Optimal design of protective clothing based on difference equation
Pan Hu^{1} , Heng Tang^{2} , Ling Zheng^{3} , Ci Jun Fang^{4}
^{1, 2, 3}Hubei University of Technology, Wuhan, P. R. China
^{4}School of Science, Hubei University of Technology, Wuhan, P. R. China
^{4}Corresponding author
Mathematical Models in Engineering, Vol. 5, Issue 2, 2019, p. 48-55.
https://doi.org/10.21595/mme.2019.20752
Received 25 April 2019; received in revised form 16 May 2019; accepted 29 May 2019; published 30 June 2019
The temperature distribution and thickness design of high temperature protective clothing are studied in this paper. Based on the data provided by China mathematical modeling competition in 2018. We establish the temperature distribution model and skin layer heat conduction and burn model. The interface continuous conditional difference method, differential iterative method, least squares method and the chasing method are used to solve the given temperature distribution on the protective clothing in the environment, and analyze protective clothing meeting the actual needs.
Keywords: heat transfer equation, heat exchange coefficient, least squares, the chasing method.
1. Introduction
When working in a high temperature environment, workers often need to wear adiabatic protective clothing, which can effectively prevent heatstroke, burns and other injuries, often have the characteristics of flame retardancy, liquid repellency, etc. Many researchers have carried out the material and thickness of the garment. Designed to increase the thermal insulation performance.
Lu studied the performance of protective clothing against liquid splash and its permeability and heat and moisture conductivity in high temperature environment, and used skin burn prediction model to predict the protection of thermal protective clothing [1]. Tian et al. applied numerical simulation to evaluate the performance of high temperature protective clothing, and summarized the characteristics and disadvantages of typical heat conduction model and skin burn model [2].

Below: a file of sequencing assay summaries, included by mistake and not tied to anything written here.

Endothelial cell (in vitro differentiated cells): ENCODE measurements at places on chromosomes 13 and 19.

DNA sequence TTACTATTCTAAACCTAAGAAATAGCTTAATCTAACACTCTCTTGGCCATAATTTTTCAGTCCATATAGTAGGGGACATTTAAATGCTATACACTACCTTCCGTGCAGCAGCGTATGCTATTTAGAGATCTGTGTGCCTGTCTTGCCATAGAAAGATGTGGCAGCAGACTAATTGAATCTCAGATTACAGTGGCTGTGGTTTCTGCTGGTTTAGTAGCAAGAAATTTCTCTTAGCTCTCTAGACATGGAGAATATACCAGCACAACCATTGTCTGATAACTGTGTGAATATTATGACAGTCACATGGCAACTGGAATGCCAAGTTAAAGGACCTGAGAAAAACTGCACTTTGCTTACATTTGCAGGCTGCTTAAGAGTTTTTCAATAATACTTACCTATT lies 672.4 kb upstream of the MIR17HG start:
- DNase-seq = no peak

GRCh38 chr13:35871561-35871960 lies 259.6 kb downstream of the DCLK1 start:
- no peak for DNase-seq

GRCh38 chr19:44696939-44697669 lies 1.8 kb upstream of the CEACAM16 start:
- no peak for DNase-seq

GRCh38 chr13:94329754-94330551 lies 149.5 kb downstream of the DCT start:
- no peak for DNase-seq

Zhang et al analyzed the development status and defects of temperature-adjustable protective clothing at home and abroad, and analyzed the mechanism of phase change materials in protective clothing, and explained its application in protective clothing [3].
For the application of phase change materials, Zhu and others conducted more in-depth
research, analyzing from the aspects of reducing thermal stress, improving the comfort of protective clothing, preventing sudden changes in temperature, etc. [4]. Zhang Chao et al took into account human physiological indicators, used the dummy model to simulate the heated scene, and established a human-clothing-environmental thermal protective clothing evaluation standard [5]. Lin Jianbo studied the radiant heat penetration resistance of thermal protective clothing and selected two suitable thermal protective clothing materials [6]. M. J. Slapak contrasts PBI fibers with other insulating materials to highlight their superiority as a thermal protective clothing material [7].
Yang analyzed the research status of thermal protective clothing in the police field and introduced the development status of the new thermal protective material aerogel [8]. Li used 13 kinds of flame retardant fabrics as experimental samples, using statistical methods to obtain protective performance and fabric thickness, areal density, $tpp$ value is positive related [9]. Shen Lanpin designed a double-layer thermal protective clothing fabric from the end use of flame retardant thermal protective clothing [10]. Wang Weiwei et al used the improved finite difference method to establish a heat transfer model and optimized the thickness of each layer of thermal protective clothing [11]. Lu Linzhen calculated the temperature value of each fixed contact surface with time, predicted the critical time of the burn level, and prevented skin burns [12].
In this paper, the temperature distribution outside the protective clothing is studied with time and distance. Lu Linzhen also carried out related research and established the heat transfer model of the protective clothing-air layer-skin system, and the influence of some parameters on the protective performance [13]. In addition, this paper optimizes the thickness of the garment in a specific environment to achieve the best protection.
2. Protective clothing temperature distribution model
The protective clothing studied in this paper is divided into four layers. A straight line of vertical protective clothing is selected as the research object. The outer side of the first layer is taken as the origin, and the horizontal direction is directed to the positive direction of the skin layer to establish the $x$-axis. The arrangement relationship of each layer is shown in Fig. 1. As shown, it is assumed that the layers are tightly connected and the density of the medium is uniform, wherein the thickness of the $m$th layer is recorded as ${l}_{m}$ ($m=$1, 2, 3, 4), and ${L}_{m}=\sum _{k=1}^{m}{l}_{k}$.
Fig. 1. The arrangement relationship of each layer